By Albert Nxumalo
The Reserve Bank of Zimbabwe (RBZ) has with effect from Monday (today) “banned” four major currencies and a host of others from being legal tender alongside the “Zimbabwe dollar”.
The new measures announcing the return of the Zimbabwean dollar are contained in a government gazette, Statutory Instrument 142 of 2019.
This effectively means that the Zimbabwe Dollar is now the only official currency for domestic transactions.
“It is hereby notified that the ministry of Finance and Economic Development has, in terms of section 64 as read sector 44A of the Reserve Bank of Zimbabwe Act (Chapter 22:15), made the following changes:
“Zimbabwe dollar to be the sole currency for legal purposes 2 (1) Subject to section 3 with effect from the 24th of June, 2019, the British pound, United Stats dollar, South African rand, Botswana pula and any other foreign currency whatsoever shall no longer be legal tender along side Zimbabwe dollar in any transaction in Zimbabwe ” reads part of statutory instrument.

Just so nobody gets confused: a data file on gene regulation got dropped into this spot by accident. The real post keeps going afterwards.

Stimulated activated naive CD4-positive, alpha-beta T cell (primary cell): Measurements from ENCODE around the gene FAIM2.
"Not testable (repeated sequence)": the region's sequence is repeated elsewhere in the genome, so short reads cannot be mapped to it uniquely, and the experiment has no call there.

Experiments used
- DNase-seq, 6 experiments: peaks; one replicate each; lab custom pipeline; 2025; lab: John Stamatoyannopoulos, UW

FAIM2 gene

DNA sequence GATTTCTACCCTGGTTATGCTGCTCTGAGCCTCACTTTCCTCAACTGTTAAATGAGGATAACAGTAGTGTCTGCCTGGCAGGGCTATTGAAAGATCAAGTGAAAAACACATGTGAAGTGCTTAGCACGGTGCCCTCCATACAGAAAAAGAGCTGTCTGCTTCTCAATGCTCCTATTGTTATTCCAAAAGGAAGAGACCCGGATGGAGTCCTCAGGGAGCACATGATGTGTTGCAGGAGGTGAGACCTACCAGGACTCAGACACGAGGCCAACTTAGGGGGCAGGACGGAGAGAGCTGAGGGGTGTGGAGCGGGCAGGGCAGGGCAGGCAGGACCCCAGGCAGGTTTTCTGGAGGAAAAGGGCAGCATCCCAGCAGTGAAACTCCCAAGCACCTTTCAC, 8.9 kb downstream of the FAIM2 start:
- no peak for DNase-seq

Last week, President Emmerson Mnangagwa said government was working on modalities to introduce a new currency, which will be the sole legal tender for domestic transactions as fundamentals have now been put in place.
The value of the new currency would be tethered to the country’s economic activities and assets, he said.
According to the statutory instrument “bond notes and RTGS are at par with the Zimbabwe dollar, that is to say each bond note unit and each RTGS is equivalent to a Zimbabwe dollar and each hundredth part of a bond note unit and each hundredth part of a RTGS dollar is equivalent to a Zimbabwean cent”.
The RTGS dollar, introduced by the government in February as the first step towards a new currency by year-end, traded at 11.5 to the U.S. dollar on Friday, 14.3% lower than a week ago.
On the official interbank rate, the RTGS currency was pegged at 6.2 compared to 5.9 a week ago.
Zimbabwe formally adopted the U.S. dollar as its official currency in January 2009, when most Zimbabweans had already ditched the hyperinflation-wrecked Zimbabwe Dollar.
A decade later, analysts see the same situation repeating itself.
More than 80% of Zimbabweans earn RTGS dollars but from bread to rentals, car parts and many goods, prices are now pegged in U.S. dollars.